The inquiry into Bloody Sunday will not uncover the definitive truth surrounding the killings, a former senior civil servant has said.
Soldiers shot 14 people dead in Derry on Bloody Sunday
Irish Senator Maurice Hayes said the £175m spent on the inquiry so far could have been put to better use.
His comments came at the Tip O'Neill Peace Lecture at the University of Ulster's Magee campus in Londonderry.
He warned a fixation with past atrocities could threaten the work of the devolved policitical institutions.
"The general political will that the institutions should be made to work (and) should be allowed to do so could easily be frustrated if we insist on picking at the sores of old wounds, raising old ghosts, revive old animosities and suspicions, and most of all shattering the burgeoning trust which is a prerequisite for peaceful co-existence and co-operation, " he said.
Mr Hayes is an independent member of the Irish Republic's Senate and a former Northern Ireland Ombudsman.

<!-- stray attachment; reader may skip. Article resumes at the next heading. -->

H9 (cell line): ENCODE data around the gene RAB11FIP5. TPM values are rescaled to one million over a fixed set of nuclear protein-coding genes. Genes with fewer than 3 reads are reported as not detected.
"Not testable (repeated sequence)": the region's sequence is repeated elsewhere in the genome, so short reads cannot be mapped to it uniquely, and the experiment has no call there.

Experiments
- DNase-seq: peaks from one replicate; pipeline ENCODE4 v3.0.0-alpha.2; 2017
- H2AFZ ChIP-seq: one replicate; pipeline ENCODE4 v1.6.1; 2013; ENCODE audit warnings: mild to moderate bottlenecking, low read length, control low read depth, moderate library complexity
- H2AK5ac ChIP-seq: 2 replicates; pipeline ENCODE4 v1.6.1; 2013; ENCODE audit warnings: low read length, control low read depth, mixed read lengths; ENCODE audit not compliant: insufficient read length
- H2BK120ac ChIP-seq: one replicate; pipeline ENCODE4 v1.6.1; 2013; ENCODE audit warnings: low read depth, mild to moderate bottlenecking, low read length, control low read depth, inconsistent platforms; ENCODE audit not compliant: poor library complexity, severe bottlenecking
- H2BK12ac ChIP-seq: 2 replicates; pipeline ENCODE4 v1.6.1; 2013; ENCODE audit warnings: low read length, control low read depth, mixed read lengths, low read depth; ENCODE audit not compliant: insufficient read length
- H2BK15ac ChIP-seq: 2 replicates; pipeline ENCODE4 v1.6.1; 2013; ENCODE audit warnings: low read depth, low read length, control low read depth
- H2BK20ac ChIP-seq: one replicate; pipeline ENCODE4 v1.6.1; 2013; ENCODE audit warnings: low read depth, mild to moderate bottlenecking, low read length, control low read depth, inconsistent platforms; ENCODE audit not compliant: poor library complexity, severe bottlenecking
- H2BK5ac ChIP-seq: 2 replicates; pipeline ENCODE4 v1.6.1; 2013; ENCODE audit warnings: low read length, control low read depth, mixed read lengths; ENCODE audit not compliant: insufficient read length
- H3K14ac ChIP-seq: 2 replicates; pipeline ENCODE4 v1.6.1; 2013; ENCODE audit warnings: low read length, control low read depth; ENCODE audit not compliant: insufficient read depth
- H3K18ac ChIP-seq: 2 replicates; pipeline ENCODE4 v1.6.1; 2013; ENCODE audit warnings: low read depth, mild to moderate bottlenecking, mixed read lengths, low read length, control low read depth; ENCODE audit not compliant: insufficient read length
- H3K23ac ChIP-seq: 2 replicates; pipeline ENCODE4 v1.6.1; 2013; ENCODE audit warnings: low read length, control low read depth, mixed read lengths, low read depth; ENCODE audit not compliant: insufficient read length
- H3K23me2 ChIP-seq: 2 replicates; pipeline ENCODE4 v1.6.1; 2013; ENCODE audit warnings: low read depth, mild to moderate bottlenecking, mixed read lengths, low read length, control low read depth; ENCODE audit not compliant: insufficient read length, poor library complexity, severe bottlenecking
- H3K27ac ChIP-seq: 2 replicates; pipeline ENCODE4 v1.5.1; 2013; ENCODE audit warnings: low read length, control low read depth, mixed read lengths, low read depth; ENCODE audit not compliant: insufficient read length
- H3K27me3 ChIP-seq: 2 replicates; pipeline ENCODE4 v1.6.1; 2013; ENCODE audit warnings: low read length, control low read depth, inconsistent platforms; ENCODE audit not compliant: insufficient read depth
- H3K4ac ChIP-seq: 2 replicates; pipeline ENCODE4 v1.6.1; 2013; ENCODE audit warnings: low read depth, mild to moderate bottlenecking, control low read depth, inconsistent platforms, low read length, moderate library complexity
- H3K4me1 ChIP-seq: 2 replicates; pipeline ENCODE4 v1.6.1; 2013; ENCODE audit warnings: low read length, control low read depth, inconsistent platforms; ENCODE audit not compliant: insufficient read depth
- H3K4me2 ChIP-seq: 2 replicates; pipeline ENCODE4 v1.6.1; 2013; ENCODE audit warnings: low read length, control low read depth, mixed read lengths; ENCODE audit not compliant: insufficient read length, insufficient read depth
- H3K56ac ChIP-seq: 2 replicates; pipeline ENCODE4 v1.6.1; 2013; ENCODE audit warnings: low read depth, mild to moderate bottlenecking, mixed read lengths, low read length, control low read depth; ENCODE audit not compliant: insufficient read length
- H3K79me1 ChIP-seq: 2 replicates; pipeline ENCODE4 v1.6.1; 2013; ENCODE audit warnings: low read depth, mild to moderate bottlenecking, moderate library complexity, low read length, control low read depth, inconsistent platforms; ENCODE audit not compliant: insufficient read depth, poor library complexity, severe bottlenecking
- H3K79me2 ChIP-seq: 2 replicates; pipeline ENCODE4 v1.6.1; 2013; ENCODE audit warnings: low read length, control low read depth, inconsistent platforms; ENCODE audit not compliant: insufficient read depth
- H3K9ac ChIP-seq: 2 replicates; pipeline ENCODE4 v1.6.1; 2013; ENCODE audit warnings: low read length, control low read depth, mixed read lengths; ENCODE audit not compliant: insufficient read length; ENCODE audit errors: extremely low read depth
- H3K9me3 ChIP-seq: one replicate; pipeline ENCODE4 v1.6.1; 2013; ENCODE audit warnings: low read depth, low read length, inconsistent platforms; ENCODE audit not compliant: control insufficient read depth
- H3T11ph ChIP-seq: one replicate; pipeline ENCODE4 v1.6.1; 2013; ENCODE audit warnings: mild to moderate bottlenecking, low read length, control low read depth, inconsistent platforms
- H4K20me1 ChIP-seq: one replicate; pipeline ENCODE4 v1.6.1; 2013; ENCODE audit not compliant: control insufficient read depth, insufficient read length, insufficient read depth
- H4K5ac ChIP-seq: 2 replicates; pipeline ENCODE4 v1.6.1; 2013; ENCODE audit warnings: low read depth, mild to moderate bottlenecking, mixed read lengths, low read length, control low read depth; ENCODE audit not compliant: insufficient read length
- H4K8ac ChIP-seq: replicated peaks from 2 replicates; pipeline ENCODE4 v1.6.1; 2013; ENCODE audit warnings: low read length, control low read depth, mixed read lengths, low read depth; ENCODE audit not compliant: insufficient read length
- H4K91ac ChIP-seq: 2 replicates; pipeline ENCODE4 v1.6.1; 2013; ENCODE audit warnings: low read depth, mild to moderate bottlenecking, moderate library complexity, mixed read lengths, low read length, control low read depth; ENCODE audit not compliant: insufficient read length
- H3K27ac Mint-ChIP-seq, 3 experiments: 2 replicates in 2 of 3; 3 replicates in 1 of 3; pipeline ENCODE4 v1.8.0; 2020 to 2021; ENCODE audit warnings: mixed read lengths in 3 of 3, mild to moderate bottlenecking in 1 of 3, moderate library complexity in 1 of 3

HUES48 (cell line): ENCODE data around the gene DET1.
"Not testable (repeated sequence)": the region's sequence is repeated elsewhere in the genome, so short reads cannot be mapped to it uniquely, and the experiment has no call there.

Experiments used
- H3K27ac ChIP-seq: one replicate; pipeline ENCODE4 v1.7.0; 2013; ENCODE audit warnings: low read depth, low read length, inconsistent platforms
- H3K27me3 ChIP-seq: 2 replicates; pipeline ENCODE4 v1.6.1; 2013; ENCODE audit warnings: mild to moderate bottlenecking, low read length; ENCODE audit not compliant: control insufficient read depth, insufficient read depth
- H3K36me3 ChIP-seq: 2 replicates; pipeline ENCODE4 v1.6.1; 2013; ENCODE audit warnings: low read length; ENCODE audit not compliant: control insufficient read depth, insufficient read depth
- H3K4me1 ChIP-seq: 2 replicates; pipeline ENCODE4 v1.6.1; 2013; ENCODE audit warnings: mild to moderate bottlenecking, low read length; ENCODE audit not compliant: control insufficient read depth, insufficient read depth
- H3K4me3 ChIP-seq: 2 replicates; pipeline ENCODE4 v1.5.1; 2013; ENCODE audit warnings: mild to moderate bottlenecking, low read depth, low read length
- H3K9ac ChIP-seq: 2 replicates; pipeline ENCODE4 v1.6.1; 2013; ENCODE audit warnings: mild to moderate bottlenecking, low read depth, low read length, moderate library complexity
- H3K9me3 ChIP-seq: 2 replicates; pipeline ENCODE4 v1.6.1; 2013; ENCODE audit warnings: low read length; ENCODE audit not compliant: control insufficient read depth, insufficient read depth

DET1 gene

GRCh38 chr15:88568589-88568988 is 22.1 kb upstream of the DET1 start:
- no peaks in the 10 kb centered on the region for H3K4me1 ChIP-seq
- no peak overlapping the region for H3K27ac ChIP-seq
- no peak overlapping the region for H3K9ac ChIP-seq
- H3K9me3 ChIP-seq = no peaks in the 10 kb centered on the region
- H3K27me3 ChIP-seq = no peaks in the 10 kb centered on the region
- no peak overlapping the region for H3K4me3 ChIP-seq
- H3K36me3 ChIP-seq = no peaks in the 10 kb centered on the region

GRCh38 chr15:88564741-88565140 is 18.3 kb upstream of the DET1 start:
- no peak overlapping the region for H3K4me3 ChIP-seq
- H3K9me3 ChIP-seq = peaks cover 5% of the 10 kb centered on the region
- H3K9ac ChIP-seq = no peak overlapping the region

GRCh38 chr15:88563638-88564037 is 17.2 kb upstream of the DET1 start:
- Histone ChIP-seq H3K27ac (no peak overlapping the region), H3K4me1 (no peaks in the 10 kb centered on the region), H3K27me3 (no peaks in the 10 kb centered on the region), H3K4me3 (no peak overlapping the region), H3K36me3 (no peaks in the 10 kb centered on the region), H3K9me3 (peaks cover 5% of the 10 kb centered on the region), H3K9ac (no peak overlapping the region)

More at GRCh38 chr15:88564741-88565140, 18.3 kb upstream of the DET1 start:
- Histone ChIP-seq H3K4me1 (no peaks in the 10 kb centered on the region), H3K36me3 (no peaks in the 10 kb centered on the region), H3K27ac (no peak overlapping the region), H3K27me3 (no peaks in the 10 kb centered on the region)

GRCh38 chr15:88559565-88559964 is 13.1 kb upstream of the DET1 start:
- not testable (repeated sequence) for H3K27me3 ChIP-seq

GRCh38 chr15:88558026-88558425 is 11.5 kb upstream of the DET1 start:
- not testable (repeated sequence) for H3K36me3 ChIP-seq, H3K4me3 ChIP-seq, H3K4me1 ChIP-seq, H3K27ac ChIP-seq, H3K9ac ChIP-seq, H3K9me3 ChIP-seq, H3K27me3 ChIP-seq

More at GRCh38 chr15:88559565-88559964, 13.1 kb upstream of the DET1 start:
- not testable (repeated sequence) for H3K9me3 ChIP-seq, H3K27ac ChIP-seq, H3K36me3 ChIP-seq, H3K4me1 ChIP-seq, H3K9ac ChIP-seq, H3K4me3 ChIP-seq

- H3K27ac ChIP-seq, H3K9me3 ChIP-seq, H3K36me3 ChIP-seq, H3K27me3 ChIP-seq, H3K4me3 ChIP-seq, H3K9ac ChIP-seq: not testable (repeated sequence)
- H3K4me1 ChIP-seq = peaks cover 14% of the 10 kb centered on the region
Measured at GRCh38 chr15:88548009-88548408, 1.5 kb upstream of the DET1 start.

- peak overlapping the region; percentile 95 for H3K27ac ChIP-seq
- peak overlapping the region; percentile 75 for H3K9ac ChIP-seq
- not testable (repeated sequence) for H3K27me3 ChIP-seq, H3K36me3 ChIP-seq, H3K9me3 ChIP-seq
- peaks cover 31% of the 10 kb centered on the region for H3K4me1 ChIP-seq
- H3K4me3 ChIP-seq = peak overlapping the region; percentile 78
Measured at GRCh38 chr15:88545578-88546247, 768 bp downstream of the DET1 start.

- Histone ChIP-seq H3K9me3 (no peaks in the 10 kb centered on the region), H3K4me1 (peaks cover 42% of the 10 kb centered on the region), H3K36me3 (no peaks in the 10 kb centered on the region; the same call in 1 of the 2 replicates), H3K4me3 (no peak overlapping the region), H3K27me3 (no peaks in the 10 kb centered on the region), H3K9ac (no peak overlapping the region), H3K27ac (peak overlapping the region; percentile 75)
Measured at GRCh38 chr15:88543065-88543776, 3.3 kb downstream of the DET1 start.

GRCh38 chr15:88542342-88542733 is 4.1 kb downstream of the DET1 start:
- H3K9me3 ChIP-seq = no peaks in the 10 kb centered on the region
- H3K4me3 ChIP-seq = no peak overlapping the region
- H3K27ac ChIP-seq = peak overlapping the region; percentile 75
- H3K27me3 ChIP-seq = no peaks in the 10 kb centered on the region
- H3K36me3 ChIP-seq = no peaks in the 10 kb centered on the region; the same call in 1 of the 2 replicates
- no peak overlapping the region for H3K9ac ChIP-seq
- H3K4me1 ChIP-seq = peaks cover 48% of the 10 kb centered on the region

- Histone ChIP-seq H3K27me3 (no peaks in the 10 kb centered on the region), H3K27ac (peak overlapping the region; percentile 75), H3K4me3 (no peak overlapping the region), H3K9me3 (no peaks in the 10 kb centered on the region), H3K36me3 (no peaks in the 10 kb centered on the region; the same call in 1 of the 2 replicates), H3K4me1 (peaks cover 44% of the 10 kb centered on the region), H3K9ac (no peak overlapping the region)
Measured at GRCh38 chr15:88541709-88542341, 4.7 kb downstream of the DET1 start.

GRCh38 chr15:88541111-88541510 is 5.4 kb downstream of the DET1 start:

His high-profile career has also included roles as a Permanent Secretary in Northern Ireland's Department of Health and Social Services and on the Patten Commission on policing.
In January 1972 paratroopers opened fire during a civil rights march in Derry, killing 14.
The Saville Inquiry was established in 1998 by Prime Minister Tony Blair after a campaign by families of those killed and injured.
Its findings will not be published until at least the end of next year.
Mr Hayes warned against expecting too much from the tribunal.
He also suggested other outrages had a case for similar public probes.
"I do not believe that the Saville Inquiry will unearth the essential truth, the definitive account of the events on Bloody Sunday, which are so deeply incised on the psyche of this city," he said.
"I can think of many better things to do for the families of victims and
survivors for £200m.
"And if Bloody Sunday, why not inquiries for every other atrocity beginning at Abercorn and ending at Omagh?"